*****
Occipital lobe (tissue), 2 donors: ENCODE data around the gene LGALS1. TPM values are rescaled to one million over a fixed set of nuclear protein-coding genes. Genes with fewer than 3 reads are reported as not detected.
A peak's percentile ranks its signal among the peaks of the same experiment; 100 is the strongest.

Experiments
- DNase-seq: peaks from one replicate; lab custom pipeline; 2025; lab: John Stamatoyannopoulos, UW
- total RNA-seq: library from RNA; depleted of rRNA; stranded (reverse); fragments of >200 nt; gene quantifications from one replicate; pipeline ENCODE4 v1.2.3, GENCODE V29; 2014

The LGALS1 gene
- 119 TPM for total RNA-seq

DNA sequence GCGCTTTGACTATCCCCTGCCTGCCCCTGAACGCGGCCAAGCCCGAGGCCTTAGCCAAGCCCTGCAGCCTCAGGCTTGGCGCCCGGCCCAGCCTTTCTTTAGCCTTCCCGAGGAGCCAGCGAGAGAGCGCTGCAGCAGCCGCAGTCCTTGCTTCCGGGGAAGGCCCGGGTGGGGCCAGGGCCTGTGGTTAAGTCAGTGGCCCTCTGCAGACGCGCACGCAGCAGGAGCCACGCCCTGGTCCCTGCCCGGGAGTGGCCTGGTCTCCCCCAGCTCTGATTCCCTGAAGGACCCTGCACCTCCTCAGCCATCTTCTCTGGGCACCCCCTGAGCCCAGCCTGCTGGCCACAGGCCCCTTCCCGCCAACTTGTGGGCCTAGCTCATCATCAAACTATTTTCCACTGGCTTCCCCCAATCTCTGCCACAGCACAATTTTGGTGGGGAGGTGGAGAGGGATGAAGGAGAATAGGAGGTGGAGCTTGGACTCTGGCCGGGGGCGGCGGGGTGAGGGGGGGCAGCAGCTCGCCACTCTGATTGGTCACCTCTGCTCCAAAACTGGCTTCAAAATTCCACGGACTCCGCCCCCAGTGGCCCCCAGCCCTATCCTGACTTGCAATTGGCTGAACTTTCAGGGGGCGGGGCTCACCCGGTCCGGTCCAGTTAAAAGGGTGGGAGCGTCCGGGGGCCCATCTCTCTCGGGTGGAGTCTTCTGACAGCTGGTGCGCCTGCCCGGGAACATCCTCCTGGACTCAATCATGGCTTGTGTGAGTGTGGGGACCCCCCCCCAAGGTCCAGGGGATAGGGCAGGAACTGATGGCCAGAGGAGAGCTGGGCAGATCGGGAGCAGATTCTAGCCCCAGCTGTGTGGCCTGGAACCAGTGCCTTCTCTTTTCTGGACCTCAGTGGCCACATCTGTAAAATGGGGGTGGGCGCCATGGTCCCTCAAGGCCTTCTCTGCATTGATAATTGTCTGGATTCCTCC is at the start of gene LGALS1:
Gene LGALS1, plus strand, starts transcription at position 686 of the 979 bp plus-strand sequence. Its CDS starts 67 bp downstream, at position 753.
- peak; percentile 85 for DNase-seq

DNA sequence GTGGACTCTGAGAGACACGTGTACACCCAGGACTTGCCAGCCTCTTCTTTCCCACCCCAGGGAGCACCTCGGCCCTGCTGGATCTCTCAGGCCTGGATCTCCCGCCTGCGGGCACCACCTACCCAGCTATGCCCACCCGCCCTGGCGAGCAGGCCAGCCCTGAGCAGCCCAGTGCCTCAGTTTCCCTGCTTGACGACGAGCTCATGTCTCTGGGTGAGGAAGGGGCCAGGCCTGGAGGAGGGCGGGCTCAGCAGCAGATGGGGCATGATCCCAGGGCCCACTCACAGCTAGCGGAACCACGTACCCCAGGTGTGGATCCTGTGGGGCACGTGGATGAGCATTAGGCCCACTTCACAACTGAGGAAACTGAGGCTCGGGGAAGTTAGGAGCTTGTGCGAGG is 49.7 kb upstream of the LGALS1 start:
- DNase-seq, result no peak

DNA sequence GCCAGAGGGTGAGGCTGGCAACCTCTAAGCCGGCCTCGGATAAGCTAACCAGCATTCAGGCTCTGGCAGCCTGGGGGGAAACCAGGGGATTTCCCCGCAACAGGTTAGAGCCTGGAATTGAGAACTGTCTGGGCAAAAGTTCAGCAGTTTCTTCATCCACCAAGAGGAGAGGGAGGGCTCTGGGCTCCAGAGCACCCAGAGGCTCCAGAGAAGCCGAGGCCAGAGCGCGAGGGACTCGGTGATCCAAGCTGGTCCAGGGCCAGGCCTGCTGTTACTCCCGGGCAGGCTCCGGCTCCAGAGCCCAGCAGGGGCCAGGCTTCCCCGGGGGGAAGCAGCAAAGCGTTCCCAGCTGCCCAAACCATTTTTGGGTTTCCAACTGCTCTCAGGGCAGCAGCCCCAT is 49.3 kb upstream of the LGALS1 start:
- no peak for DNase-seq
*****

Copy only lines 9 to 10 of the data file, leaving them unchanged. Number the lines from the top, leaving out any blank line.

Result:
Gene LGALS1, plus strand, starts transcription at position 686 of the 979 bp plus-strand sequence. Its CDS starts 67 bp downstream, at position 753.
- peak; percentile 85 for DNase-seq